County Commissioners Jerry Becker, Deanne Dewitt and Gene Rhodes look over the meeting agenda on their new iPads on Monday, March 22.

At least three Sumner County Commissioners say they won’t be accepting iPads the county bought for them recently with federal COVID-19 relief money.

Commissioners were notified by email Feb. 8 that the iPads were purchased for each commissioner as “part of the Covid-19 grant and telecommute initiative.”

Commissioners also received a use agreement stating, “In the interests of furthering remote work, and paperless initiatives Sumner County Government will make available for use by elected officials one (1) Apple iPad Pro Tablet (iPad) for use while conducting any and all official county work. The iPad is intended for county government purposes and official county work only.”

County leaders were notified by the state Comptroller’s Office in August that the county would receive $2.8 million in federal CARES Act funds.

“Expenditures should be limited to those incurred due to COVID-19,” read the letter in part from then-Comptroller Justin Wilson.

Commissioners voted during the Sept. 21 meeting to appropriate the $2.8 million. The description that accompanied the legislation stated they would be used for “1. Mobile command center. 2. Two motor vehicle renewal self-service kiosks 3. Floor scrubber 4. External drop box for county administration building, IT equipment for county offices, and EMS headsets for communication.”

It also listed $1.6 million as “other charges.”

During a 20-minute discussion of what the money would be used for, technology was mentioned but iPads or any type of computers for elected officials were not.

County invoices show that 32 Apple 12.9-inch iPad Pro Wi-Fi 4th generation tablets were ordered Oct. 28 at a cost of $994.01 each. Also bought were 32 Apple Smart keyboard and folio cases for $206.43 each. The total of the iPads, keyboards and cases was $38,414.08.

According to County IT Director Dennis Cary, the iPads were ordered for each of the 24 county commissioners as well as for eight elected officials: County Mayor Anthony Holt, Assessor of Property John Isbell, County Clerk Bill Kemp, Sheriff Sonny Weatherford, Circuit Court Clerk Kathryn Strong, Roads Superintendent Judy Hardin, Register of Deeds Cindy Briley and Trustee Cindy Williams.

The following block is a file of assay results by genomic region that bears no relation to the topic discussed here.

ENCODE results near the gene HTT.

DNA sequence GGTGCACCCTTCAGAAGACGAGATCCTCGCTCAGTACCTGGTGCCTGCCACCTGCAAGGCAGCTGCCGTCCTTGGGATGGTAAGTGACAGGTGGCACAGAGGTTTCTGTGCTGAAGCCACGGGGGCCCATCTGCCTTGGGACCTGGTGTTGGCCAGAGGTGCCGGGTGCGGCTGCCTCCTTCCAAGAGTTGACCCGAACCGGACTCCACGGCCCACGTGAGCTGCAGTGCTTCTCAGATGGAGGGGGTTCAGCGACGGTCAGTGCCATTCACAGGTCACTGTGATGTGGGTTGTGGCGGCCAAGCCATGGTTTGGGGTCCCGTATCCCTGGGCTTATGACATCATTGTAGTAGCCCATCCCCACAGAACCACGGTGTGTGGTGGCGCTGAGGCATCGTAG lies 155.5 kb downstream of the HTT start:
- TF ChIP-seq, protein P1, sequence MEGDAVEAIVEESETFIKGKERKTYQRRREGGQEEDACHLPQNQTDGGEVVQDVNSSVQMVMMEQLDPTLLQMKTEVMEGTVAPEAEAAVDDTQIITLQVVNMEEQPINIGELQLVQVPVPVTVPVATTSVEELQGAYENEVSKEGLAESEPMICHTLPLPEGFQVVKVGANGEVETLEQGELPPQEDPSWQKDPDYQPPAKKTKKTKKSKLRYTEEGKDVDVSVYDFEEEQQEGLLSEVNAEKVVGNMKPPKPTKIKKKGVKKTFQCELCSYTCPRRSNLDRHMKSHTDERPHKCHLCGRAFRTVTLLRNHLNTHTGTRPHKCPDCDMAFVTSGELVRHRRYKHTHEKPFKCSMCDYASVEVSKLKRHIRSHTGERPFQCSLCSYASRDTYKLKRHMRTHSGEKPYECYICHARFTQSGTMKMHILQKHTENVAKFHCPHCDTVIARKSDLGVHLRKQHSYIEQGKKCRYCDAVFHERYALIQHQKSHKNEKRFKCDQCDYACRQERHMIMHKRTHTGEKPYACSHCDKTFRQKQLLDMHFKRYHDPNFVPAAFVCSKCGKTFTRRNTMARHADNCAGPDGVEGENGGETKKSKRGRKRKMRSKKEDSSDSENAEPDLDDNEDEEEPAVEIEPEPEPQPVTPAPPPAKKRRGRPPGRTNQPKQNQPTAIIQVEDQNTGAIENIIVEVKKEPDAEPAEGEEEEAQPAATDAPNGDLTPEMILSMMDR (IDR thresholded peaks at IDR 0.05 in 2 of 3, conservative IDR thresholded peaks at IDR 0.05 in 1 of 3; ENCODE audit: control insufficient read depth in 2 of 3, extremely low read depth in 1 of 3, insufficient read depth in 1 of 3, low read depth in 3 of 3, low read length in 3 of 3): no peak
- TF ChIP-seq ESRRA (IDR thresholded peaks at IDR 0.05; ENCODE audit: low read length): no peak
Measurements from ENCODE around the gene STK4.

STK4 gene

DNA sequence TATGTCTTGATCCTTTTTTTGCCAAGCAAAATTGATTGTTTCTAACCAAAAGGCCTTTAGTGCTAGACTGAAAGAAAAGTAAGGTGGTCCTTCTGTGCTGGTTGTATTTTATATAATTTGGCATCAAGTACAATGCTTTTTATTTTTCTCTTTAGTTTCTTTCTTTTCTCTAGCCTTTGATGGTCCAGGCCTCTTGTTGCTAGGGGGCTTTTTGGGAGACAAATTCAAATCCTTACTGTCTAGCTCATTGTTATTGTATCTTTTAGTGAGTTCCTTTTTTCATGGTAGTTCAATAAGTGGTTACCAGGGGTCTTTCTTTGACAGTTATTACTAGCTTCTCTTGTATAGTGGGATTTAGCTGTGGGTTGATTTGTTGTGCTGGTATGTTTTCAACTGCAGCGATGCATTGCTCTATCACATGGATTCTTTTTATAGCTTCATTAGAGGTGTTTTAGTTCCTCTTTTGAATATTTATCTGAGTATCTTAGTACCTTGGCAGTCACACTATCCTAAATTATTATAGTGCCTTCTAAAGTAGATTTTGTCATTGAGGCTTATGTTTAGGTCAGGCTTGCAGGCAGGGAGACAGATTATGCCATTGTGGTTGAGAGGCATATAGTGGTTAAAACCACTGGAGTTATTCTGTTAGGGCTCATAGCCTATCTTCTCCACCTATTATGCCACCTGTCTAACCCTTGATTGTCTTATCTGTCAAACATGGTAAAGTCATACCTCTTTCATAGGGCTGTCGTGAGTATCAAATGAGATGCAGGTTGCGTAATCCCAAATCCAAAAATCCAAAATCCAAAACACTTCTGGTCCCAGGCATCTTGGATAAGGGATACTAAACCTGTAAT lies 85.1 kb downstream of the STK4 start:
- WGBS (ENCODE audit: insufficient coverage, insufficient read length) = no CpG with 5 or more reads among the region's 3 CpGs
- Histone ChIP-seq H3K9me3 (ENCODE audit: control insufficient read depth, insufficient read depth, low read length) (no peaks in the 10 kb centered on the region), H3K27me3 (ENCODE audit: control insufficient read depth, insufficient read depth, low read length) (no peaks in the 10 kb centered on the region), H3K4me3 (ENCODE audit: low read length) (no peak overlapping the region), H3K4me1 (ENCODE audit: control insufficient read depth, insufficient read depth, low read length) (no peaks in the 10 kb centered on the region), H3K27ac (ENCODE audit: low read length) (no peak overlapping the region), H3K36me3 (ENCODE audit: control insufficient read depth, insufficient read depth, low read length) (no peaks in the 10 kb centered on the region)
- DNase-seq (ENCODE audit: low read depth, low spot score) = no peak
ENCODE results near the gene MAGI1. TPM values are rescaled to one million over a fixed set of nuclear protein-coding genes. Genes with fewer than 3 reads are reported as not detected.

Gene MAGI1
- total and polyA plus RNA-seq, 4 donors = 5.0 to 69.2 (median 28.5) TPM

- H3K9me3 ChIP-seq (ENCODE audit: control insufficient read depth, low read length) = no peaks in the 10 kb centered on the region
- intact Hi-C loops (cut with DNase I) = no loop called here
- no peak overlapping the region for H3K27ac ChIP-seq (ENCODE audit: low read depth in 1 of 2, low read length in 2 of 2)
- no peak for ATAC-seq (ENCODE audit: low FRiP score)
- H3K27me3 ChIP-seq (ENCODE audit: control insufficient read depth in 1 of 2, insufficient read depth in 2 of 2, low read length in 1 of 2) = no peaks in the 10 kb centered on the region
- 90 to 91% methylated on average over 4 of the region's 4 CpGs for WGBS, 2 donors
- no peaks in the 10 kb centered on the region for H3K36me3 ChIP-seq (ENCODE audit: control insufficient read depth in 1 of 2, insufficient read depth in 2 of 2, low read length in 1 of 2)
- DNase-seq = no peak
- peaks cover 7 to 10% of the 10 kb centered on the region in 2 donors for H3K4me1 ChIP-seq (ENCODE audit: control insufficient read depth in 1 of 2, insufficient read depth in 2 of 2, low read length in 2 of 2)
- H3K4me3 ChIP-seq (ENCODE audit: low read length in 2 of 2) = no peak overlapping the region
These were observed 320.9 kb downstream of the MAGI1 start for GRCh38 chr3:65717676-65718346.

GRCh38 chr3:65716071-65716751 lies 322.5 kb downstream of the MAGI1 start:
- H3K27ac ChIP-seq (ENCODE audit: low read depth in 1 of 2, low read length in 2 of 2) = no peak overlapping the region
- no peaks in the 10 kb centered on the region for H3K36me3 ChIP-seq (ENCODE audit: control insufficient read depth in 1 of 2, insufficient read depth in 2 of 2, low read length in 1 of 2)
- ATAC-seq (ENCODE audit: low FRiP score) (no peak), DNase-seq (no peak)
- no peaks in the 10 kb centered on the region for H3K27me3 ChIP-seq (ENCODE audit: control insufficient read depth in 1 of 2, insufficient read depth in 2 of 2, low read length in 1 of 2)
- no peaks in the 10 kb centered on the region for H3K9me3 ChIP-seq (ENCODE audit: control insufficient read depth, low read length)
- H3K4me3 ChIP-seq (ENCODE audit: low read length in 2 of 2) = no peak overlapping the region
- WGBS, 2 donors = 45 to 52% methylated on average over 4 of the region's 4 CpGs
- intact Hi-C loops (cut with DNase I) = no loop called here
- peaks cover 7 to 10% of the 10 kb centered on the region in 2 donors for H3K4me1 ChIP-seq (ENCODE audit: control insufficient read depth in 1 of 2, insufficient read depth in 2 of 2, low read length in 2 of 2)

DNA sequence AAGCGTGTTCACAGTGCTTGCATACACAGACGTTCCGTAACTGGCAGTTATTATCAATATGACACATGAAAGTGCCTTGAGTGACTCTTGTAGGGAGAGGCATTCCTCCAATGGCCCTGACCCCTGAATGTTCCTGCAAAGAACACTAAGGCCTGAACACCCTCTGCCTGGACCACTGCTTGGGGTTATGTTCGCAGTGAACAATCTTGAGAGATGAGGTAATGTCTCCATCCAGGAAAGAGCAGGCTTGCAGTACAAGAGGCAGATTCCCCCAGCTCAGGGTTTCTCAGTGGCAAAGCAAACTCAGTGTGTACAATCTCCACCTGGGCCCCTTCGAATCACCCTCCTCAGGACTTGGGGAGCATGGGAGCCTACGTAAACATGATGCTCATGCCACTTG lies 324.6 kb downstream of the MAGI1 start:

Cary said that so far three commissioners, Mansfield, Moe Taylor and Merrol Hyde had declined the iPads.

During a Feb. 22 County Commission meeting, Mansfield and Taylor both said commissioners weren’t made aware of the purchase and that it wasn’t something they voted for.

“So who’s making [these] decisions?” asked Moe Taylor. “That’s not open and transparent government.”

Budget Committee Chairman Chris Taylor defended the purchases and said they were approved by the state.

“We couldn’t have done it if it wasn’t under their guidelines,” he said. Chris Taylor said the reason the purchase could be applied to COVID-19 relief funds is if the county commission ever needs to meet remotely again, the iPads will allow them to do so.

“We need to make sure we can provide government for citizens if this building shuts down,” he said. “It was an opportunity for us to make sure every commissioner had it. And that way we don’t have to worry about if something happens, we can still meet.”

The idea of purchasing iPads for commissioners was first brought up in a budget committee meeting in April of 2011 by then-County Commissioner Jim Vaughn.

Moe Taylor, who represents District 1 in Westmoreland, said he remembered Vaughn catching heat from citizens at the time who said the expenditure was frivolous.

“I have constituents who don’t have access to public water,” he said. “I’m not taking an iPad.”

District 6 Commissioner Deanne Dewitt said the idea of purchasing iPads was brought up during budget discussions in the last fiscal year as a way to cut back on the amount of paper used to print agendas.

“So the timing of the Covid money became a compelling additional use for why these iPads would be useful at a time when we’re meeting virtually,” she said.

Mansfield said after the meeting commissioners only met virtually three times that he recalled and that the money could have been better spent.

“That was federal money that was supposed to be restricted for what the county lost due to Covid,” he said. “It was just a perk for the commissioners at the taxpayers’ expense.”

In a phone conversation on Tuesday, Sumner County Mayor Anthony Holt said it was up to commissioners on how the money was spent but that he agrees with the decision to spend it on technology that included iPads.

“The iPads were just one way the money was used,” he said. “They had to use the money in a way that hopefully kept people safe and that was by remote means.”

He said the county commissioners have been wanting to cut down on printing costs of the 100-plus-page agendas for quite some time.

“I do think since this was free of local tax dollars, and it will save us in printing costs,” he said.

Commissioners receive agendas by email and they are posted on the county’s website, but Holt said this allows commissioners more mobility when accessing the documents.

Holt also said that even though he was offered one, he didn’t accept a county iPad because he already had one.

While Mansfield suggested giving his iPad to a charitable organization, Holt said that wasn’t possible.

He said the unwanted iPads will go to other county employees who can use them.

“I’m sure they won’t go to waste,” he said.

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